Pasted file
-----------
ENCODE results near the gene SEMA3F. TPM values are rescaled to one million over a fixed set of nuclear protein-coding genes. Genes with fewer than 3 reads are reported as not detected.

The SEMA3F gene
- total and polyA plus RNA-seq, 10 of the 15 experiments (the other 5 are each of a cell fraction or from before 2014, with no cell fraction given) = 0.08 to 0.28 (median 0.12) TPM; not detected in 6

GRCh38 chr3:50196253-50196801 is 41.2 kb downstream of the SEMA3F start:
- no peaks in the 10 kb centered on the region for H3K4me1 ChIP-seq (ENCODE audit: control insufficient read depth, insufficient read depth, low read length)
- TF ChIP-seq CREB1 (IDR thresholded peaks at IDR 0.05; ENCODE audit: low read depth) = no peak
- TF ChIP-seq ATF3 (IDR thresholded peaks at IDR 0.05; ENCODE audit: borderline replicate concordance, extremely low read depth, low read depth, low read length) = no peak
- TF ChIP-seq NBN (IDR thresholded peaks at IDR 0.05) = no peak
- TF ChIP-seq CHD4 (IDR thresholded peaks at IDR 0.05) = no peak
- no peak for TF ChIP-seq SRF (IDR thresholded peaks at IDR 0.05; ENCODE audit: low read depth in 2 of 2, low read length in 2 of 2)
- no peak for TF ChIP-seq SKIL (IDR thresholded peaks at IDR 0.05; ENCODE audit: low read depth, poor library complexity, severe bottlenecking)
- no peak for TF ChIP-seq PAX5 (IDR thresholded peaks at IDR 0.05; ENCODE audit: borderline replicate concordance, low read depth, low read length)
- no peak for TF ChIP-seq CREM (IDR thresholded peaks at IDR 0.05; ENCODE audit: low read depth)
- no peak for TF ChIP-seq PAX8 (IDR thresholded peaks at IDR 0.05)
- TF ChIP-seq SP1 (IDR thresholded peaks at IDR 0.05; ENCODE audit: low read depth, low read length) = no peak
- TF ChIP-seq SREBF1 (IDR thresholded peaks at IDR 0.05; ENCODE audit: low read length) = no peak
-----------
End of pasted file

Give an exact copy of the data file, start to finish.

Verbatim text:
ENCODE results near the gene SEMA3F. TPM values are rescaled to one million over a fixed set of nuclear protein-coding genes. Genes with fewer than 3 reads are reported as not detected.

The SEMA3F gene
- total and polyA plus RNA-seq, 10 of the 15 experiments (the other 5 are each of a cell fraction or from before 2014, with no cell fraction given) = 0.08 to 0.28 (median 0.12) TPM; not detected in 6

GRCh38 chr3:50196253-50196801 is 41.2 kb downstream of the SEMA3F start:
- no peaks in the 10 kb centered on the region for H3K4me1 ChIP-seq (ENCODE audit: control insufficient read depth, insufficient read depth, low read length)
- TF ChIP-seq CREB1 (IDR thresholded peaks at IDR 0.05; ENCODE audit: low read depth) = no peak
- TF ChIP-seq ATF3 (IDR thresholded peaks at IDR 0.05; ENCODE audit: borderline replicate concordance, extremely low read depth, low read depth, low read length) = no peak
- TF ChIP-seq NBN (IDR thresholded peaks at IDR 0.05) = no peak
- TF ChIP-seq CHD4 (IDR thresholded peaks at IDR 0.05) = no peak
- no peak for TF ChIP-seq SRF (IDR thresholded peaks at IDR 0.05; ENCODE audit: low read depth in 2 of 2, low read length in 2 of 2)
- no peak for TF ChIP-seq SKIL (IDR thresholded peaks at IDR 0.05; ENCODE audit: low read depth, poor library complexity, severe bottlenecking)
- no peak for TF ChIP-seq PAX5 (IDR thresholded peaks at IDR 0.05; ENCODE audit: borderline replicate concordance, low read depth, low read length)
- no peak for TF ChIP-seq CREM (IDR thresholded peaks at IDR 0.05; ENCODE audit: low read depth)
- no peak for TF ChIP-seq PAX8 (IDR thresholded peaks at IDR 0.05)
- TF ChIP-seq SP1 (IDR thresholded peaks at IDR 0.05; ENCODE audit: low read depth, low read length) = no peak
- TF ChIP-seq SREBF1 (IDR thresholded peaks at IDR 0.05; ENCODE audit: low read length) = no peak